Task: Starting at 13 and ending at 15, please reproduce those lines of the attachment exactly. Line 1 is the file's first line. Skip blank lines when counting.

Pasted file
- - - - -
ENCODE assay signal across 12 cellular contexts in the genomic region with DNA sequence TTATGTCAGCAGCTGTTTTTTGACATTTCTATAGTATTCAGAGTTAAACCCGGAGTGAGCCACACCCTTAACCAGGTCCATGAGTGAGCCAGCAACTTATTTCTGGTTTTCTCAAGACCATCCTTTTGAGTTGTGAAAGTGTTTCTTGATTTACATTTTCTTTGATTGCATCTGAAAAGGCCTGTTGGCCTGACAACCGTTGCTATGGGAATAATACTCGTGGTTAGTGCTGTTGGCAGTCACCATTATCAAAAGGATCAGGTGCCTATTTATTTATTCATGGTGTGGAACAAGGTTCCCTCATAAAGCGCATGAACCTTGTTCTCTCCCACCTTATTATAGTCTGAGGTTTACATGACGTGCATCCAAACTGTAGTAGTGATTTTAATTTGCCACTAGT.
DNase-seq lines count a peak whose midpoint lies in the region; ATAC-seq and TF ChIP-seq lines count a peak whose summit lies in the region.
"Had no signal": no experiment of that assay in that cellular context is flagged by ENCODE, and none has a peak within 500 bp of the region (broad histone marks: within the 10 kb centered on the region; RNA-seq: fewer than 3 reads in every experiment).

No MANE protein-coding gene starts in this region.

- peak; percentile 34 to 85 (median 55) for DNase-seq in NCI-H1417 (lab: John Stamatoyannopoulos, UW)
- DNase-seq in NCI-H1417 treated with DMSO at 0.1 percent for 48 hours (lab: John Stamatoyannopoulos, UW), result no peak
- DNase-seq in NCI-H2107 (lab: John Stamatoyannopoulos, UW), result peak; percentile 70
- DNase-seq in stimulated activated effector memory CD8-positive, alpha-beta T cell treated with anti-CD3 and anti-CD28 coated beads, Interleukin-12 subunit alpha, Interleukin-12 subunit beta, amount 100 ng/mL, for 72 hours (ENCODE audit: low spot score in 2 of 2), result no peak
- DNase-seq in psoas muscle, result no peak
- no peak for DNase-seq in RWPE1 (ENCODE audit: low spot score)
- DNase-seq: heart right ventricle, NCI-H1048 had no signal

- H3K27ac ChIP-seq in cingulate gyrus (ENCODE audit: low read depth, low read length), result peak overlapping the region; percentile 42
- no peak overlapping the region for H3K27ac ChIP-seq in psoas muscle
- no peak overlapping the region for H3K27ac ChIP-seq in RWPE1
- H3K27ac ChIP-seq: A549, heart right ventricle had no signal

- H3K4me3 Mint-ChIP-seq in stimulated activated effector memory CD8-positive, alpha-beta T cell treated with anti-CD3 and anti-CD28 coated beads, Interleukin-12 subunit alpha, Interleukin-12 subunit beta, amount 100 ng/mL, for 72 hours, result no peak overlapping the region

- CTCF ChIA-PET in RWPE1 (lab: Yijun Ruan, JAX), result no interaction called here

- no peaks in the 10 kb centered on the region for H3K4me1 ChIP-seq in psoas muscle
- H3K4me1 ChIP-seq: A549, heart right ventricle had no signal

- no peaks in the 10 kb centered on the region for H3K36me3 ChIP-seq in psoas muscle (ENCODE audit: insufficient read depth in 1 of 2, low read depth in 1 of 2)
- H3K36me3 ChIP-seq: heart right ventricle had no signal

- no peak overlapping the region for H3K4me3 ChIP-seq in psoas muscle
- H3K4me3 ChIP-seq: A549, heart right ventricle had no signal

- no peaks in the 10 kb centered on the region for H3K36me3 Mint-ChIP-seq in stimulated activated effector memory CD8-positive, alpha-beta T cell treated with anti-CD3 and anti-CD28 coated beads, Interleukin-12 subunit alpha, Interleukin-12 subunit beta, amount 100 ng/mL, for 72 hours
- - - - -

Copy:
- no peak overlapping the region for H3K27ac ChIP-seq in psoas muscle
- no peak overlapping the region for H3K27ac ChIP-seq in RWPE1
- H3K27ac ChIP-seq: A549, heart right ventricle had no signal